Coalition Urges D.C. Council Action on Proposal Addressing Messaging Apps
Fritz Mulhauser | March 1, 2022 | Last modified: March 15, 2022
UPDATE 3/15/22: On Monday (14) Republicans on the U.S. House of Representatives Oversight Committee wrote the D.C. Inspector General asking for investigation of the use of WhatsApp by the mayor and others. The letter, first reported by Axios, recounts the familiar history, but adds a motive, “The lack of transparency regarding Mayor Bowser’s WhatsApp messages raises questions about why the Mayor is attempting to hide certain communications.”
UPDATE 3/1/22: The D.C. Council passed the bill (B24-692). In a new statement accompanying revised bill text to make the electronic messaging bill last most of the year (instead of just 90 days), Council Chairman Phil Mendelson sharpened his language, saying Monday, “I get it that many in government would like to conduct their business in private. But that is contrary to long-standing policy. We value open government. We don’t value auto-delete.” The mayor commented on the bill draft in a letter, saying she supported its intent but recommending unless amended to apply also to the Council it would be “the height of hypocrisy.” Cuneyt Dil’s updated report in Axios D.C. is here. Michael Brice-Saddler for the Post here. And Martin Austermuhle for Dcist here (quoting Coalition analysis).
As legislation is set to go on the agenda in the D.C. Council to require archiving of all official messages on electronic messaging systems, the D.C. Open Government Coalition wrote legislators Monday (28) to “applaud the initiative.”
Following press accounts of more extensive use than previously known, including by D.C. Mayor Muriel Bowser and Maryland Governor Larry Hogan, as well as staff for both, and a second stinging Washington Post editorial, Council Chairman Phil Mendelson distributed emergency legislation for consideration Tuesday, March 1.
Writing in a Thursday (24) memo, the Chairman said, “Use of methods and applications that make government communications inaccessible, and that inhibit, or disallow, public inspection under FOIA runs counter to the spirit of the District’s FOIA law, and flies in the face of the District’s commitment to government transparency. In order to ensure that the public’s access to official government communications is not being compromised, emergency action must be taken to preserve these records.”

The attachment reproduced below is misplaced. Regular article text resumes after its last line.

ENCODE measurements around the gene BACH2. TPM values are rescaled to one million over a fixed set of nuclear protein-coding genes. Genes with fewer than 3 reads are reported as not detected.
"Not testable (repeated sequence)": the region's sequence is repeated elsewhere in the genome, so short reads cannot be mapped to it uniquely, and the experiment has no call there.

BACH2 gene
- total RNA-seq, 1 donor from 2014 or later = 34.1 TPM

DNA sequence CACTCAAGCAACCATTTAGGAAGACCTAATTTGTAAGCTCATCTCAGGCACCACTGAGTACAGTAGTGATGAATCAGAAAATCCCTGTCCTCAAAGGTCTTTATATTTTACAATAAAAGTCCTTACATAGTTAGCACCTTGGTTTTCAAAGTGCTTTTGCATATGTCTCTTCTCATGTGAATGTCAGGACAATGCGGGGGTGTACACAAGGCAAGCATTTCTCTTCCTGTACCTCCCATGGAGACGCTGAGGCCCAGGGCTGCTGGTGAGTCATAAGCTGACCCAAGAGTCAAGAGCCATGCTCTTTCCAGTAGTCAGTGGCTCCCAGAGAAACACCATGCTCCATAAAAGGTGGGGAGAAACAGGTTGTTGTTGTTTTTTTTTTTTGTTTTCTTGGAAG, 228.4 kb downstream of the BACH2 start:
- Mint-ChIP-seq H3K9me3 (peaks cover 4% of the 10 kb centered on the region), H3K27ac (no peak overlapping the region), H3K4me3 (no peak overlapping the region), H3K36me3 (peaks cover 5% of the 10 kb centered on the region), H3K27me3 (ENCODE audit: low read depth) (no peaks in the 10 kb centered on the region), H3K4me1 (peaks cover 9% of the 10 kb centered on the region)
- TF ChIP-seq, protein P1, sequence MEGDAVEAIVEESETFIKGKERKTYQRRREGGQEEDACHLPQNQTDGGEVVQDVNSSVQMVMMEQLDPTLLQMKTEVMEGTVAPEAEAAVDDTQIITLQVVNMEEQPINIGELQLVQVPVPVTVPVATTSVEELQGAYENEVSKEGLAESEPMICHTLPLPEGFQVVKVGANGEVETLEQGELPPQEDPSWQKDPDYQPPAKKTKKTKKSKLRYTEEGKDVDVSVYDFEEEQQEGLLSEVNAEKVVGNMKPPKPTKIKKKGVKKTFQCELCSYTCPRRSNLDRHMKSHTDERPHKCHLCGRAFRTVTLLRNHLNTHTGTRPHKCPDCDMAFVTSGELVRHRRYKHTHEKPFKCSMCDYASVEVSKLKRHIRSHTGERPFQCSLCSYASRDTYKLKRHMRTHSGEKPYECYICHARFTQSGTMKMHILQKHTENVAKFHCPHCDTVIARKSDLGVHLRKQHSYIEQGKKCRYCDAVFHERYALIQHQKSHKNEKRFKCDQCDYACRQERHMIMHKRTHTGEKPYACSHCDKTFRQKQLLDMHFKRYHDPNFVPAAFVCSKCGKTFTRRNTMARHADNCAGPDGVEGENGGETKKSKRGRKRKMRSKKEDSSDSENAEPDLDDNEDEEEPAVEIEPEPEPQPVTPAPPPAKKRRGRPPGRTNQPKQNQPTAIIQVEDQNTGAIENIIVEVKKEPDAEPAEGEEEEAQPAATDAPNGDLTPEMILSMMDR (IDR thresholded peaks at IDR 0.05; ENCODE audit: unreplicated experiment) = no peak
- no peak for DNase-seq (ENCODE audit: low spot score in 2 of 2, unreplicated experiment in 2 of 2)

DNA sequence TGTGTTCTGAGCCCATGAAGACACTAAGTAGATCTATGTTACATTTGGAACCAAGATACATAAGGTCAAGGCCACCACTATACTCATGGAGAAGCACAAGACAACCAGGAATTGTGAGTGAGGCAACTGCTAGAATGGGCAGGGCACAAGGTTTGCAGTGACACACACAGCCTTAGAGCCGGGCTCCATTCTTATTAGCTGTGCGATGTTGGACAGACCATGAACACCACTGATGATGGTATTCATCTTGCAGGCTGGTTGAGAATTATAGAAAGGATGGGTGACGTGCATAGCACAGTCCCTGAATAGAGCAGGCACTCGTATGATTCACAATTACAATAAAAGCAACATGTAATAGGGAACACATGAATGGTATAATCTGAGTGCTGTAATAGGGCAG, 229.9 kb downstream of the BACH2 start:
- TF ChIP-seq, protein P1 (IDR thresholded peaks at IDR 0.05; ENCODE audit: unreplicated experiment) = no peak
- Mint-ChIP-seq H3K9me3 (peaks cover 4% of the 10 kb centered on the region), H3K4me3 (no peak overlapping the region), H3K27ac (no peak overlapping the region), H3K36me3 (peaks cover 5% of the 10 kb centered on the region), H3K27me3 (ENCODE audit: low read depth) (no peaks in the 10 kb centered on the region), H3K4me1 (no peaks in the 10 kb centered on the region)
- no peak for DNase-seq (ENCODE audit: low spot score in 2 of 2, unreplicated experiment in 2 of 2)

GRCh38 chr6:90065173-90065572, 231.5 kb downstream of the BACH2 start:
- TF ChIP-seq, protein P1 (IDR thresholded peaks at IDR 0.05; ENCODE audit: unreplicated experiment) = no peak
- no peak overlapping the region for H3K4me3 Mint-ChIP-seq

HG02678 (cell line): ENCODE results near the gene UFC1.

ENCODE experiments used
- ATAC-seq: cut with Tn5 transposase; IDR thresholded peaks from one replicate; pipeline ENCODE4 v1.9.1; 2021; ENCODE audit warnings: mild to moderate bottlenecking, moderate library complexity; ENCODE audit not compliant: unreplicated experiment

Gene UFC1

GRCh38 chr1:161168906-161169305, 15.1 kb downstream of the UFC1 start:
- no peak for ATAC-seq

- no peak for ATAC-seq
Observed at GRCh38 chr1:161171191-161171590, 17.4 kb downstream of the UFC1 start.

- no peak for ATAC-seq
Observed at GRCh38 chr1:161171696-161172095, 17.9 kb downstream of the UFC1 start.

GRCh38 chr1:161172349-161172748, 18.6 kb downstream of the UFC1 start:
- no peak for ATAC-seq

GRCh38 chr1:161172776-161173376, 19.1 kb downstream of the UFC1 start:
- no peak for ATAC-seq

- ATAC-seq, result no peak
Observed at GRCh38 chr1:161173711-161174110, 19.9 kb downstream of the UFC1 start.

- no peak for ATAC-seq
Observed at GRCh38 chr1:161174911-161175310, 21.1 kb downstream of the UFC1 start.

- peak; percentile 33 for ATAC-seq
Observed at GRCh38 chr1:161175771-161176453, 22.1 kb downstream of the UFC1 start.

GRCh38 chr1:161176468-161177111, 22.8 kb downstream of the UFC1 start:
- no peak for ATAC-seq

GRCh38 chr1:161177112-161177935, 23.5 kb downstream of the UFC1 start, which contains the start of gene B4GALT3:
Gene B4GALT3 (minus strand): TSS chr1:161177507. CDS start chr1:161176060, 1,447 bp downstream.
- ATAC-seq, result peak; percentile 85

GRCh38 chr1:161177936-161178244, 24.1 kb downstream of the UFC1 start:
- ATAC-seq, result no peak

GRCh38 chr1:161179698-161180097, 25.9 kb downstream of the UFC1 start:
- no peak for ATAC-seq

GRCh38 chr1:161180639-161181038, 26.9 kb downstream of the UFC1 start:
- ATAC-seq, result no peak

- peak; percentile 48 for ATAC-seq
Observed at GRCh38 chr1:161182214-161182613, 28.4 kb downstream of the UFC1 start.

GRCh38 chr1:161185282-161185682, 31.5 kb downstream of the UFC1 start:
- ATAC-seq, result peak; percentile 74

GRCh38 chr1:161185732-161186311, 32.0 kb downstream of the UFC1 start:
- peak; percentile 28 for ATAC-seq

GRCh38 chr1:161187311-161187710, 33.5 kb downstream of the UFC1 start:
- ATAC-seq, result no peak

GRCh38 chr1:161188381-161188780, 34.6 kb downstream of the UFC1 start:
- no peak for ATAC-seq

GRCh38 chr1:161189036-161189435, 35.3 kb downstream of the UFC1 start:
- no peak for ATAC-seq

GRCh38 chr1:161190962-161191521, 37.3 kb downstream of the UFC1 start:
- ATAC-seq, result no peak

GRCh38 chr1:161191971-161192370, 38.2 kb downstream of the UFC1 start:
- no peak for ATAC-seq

The new proposal, he said “would require that all District government written communications, including those conducted via applications such as WhatsApp be appropriately preserved for Freedom of Information Act (FOIA) purposes.” (Reference to writing alone is unclear, as WhatsApp allows sending voice and video as well.)
The bill is here. Emergency legislation takes effect after a single 2/3 vote and without congressional review following approval by the mayor (or in the event of veto by the mayor, action by the Council to override the veto), and remains in effect for no longer than 90 days. Such quick and temporary action is authorized in the 1973 D.C. Home Rule Act, D.C. Code § 1-204.12(a). Permanent legislation requires a hearing and two separate votes (“readings”) in the Council.
The new legislation sends a message, though enforcement remains the practical hurdle. Indeed, the Open Government Coalition has argued for years the law is clear that officials’ business messages are government records no matter how sent and decisive executive action was needed to assure preservation, not new law. But the privacy was a feature, not a bug; encryption and also auto-erasure (now optional) were likely attractions for top officials who prize discreet communication channels.
Open Government Coalition President Thomas Susman wrote the Council:
“Over two years ago (in November 2019) the D.C. Open Government Coalition wrote Mayor Bowser observing that use of messaging apps like WhatsApp by D.C. government officials was inconsistent with both archiving and public-access requirements of District law. … We recommended:
“We have followed up more than once over the past 2 years, but still have received no response to this letter or our recommendation.
“As you know, the use of messaging for public business, which avoids the potential for public access or archiving for future reference, has become epidemic in many jurisdictions. We appreciate your recognition of the importance of the District’s Freedom of Information law and applaud your initiative to put D.C. in a national leadership position in addressing this challenging problem. The D.C. Open Government Coalition looks forward to the Council’s enactment of permanent legislation on the subject.”
The Coalition has written and advocated extensively since about the need to adapt interpretation and enforcement of the rules about record retention as technology outpaces traditional government record retention and retrieval systems. The November 2019 letter and attachments are linked and discussed in a blog post here. A more recent blog post covers developments in a D.C. Superior Court lawsuit that brought to light the D.C. mayor’s use of WhatsApp in communications during the January 6, 2021, insurrection, as well as the Maryland governor’s years of use of Wickr. A Coalition witness (this writer, Fritz Mulhauser) discussed the need to address messaging apps at an oversight hearing on Freedom of Information Act topics just days ago, Friday (25) with Chairperson Anita Bonds of the Council Committee on Housing & Executive Administration. She recalled “We’ve had this issue since the Blackberry–which only stored a little.”
Cuneyt Dil’s report on the bill for Axios D.C. is here.